The Unsteady Behavior of a Jet at Exit of a Tap

DOI : 10.17577/IJERTCONV9IS15022

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The Unsteady Behavior of a Jet at Exit of a Tap

Shashank L1, Laksmana Gowda B. H2

1Student, Department of mechanical Engineering, K.S.Institute of Technology, Bangalore-560109.

2Professor, Department of Applied Mechanics, I.I.T.Madras, Chennai-600036(Retired)

Abstract – The unsteady characteristics of a jet flow is studied in this paper. A simple device (kitchen tap) is used for this purpose. The exit of the tap is fitted with a mesh with a honeycomb structure. The parameter used in the study is the Reynolds Number based on the diameter of the tap at exit and the average exit velocity. It is observed that over a range of Reynolds number a bulb like structure is formed at the exit which exhibits unsteadiness. The length of this bulb varies with time; however, no regular periodicity is seen. A series of videos are taken to show the various features of this phenomenon at different Reynolds numbers.

Keywords Jjet; tap exit; unsteady


    The authors observed that the flow from the exit of the taps fitted with a mesh with honeycomb structure exhibited unsteadiness and caused bulb like structure to be formed. Such a phenomenon was not seen with taps without the mesh. This prompted the authors to systematically study this feature. The results of such a study is presented in this paper.

    Jets and their characteristics are reported in detail by Abromovich in his book

    [ 1 ]. The second author has investigated features of interaction of two two-dimensional jets in an enclosed space [ 2 ]. It was observed that the recirculation regions formed on the walls of the enclosure, exhibited unsteadiness in the extent of the zones. Both length and width of the recirculation zones varied with time. However, there was no regular periodicity in the variations. Further studies with an additional central jet between the two outer jets was also carried out [ 3 ]. The interesting influence of the central jet on the mixing process is reported. Vortex formation during draining from cylindrical vessels and the slowing down of the exit flow rate due to the vortex have been studied by the second author [ 4 ]. The influence of a mesh placed at the bottom of the cylindrical vessel in suppressing the vortex are investigated [ 5 ].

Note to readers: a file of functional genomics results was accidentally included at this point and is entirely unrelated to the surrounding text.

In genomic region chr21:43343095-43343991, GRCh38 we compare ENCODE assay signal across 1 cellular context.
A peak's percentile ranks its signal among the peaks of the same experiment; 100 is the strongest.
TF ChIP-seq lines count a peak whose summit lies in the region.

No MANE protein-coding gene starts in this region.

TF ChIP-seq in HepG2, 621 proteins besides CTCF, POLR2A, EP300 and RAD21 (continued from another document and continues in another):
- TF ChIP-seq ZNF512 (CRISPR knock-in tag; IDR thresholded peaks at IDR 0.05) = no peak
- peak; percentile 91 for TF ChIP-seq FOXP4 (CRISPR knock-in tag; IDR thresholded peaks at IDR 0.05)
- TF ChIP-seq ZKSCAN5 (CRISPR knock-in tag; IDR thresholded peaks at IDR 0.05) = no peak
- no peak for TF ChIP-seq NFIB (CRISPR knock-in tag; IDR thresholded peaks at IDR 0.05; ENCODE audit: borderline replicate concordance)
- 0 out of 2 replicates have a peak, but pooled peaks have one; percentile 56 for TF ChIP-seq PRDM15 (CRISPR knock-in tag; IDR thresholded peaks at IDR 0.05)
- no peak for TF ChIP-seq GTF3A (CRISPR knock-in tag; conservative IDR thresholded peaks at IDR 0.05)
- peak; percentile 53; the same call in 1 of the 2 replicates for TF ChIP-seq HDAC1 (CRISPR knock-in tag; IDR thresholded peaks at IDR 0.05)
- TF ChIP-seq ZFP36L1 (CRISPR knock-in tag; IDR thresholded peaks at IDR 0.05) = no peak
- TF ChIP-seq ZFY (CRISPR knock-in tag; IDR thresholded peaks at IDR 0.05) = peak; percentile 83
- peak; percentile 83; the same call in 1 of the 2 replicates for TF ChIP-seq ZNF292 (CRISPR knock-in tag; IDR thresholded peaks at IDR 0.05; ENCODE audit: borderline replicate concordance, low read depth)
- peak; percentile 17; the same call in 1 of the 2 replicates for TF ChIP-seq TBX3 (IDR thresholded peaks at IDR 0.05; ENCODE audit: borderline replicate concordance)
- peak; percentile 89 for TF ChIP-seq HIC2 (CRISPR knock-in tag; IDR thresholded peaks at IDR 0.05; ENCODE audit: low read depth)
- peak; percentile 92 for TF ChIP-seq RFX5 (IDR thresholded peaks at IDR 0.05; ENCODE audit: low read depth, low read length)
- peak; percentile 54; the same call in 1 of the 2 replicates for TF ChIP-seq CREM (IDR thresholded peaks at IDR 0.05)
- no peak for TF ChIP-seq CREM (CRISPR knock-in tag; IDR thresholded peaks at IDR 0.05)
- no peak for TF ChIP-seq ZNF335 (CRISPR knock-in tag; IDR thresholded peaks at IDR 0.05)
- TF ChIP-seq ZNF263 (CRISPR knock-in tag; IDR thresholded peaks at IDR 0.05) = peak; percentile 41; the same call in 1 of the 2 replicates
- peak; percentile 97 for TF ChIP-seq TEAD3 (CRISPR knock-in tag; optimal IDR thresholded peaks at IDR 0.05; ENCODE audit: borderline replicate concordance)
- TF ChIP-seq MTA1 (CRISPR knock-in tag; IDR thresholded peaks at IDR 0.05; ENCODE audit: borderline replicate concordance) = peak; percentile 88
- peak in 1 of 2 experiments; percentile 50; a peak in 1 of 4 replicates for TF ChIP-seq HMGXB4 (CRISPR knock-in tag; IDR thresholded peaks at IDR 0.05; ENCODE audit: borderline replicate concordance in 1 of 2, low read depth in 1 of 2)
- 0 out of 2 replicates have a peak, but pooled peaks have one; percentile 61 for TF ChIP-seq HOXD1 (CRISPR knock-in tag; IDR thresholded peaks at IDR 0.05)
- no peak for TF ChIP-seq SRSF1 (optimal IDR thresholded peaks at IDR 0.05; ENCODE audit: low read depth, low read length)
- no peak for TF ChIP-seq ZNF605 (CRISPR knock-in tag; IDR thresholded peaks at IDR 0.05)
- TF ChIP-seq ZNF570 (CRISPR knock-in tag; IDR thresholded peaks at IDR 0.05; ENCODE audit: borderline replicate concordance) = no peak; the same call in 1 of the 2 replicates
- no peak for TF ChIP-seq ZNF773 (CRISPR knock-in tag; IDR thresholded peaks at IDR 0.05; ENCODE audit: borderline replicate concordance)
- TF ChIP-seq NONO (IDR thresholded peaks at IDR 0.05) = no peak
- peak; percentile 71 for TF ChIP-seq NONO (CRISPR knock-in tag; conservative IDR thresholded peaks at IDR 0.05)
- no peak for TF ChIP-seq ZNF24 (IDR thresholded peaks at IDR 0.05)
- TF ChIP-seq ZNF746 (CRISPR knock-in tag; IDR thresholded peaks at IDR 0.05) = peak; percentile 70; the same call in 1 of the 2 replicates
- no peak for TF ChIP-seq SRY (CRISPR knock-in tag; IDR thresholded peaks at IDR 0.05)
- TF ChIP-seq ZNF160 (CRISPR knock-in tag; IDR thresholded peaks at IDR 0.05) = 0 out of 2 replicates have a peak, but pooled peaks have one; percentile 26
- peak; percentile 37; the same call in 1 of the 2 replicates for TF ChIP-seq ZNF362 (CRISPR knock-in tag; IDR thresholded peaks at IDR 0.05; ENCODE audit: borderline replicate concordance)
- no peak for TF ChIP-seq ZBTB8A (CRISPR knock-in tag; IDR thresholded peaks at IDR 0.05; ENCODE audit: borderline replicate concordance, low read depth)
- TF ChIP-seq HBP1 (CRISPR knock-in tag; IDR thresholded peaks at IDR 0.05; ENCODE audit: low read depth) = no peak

As mentioned earlier, the present study is the result of the observation of the authors in the flow from ordinary house taps. The bulb formation at the exit of the taps and their unsteadiness prompted the authors to carry out this study.


    The results were obtained by using a common kitchen tap (Fig. 1a). The exit of the tap is fitted with a disk having honeycomb structure (Fig. 1b). The parameter used for the study is the Reynolds number based on the average exit velocity (at the tap exit), the diameter at exit. To obtain the average velocity, the exit area of the tap was obtained by

    using Fig. 1b. A 30% reduction in the area occurred due to the honeycomb structure. The actual diameter of the tap is 16 mm; after accounting for the reduction in area due to the honeycomb, the equivalent diameter was obtained as 13.3 mm. To obtain the average velocity, the flow from the tap (controlled by the tap knob) was collected in a graduated container of 1 litre capacity when full (Fig. 1a). The time for collecting this volume of flow was measured by a stop watch with a least count of 0.01 second. For each case, three runs were made and the average time taken for collection of 1 liter of water (i.e., when the container just full) for a particular operating position of the tap valve determined. The rate of flow is obtained by dividing the volume by the time of collection. The average velocity at exit is determined by using this rate of flow. The Reynolds number is calculated using the average velocity and the diameter equal to 13.3 mm. The value of kinematic velocity is taken as 10-6 m2/s.

    Results were obtained at several Reynolds number (Re) ranging from1500 to 8000. At each Re, the exit flow features were video graphed using a smart phone. The pictures were taken for sufficiently long duration (60 s for each case) to capture all the relevant features of the phenomenon like bulb formation (when it occurred), its unsteady behavior, formation of vena contracta etc.


The results were obtained at Re values of 1729, 2288, 2410, 3201, 3531, 4519, 5274, 6629 and 7819. These values

were obtained by careful and gradual control of the tap valve (Fig. 1a) increasing the flow rate gradually. At each setting of the valve, three runs were made as mentioned earlier. The video was taken for a typical setting at a particular valve opening and the features at the exit captured. Videos were taken at all the Reynolds numbers mentioned above. At low values of Re no bulb formation occurred. Same was the case at very high values of Re. In between Reynolds numbers, the formation of bulb, its growth and the unsteady behavior with time were captured. Though, as mentioned, the videos were taken at every Re, only typical cases are presented and discussed. In this paper still photos of the results are shown and discussed.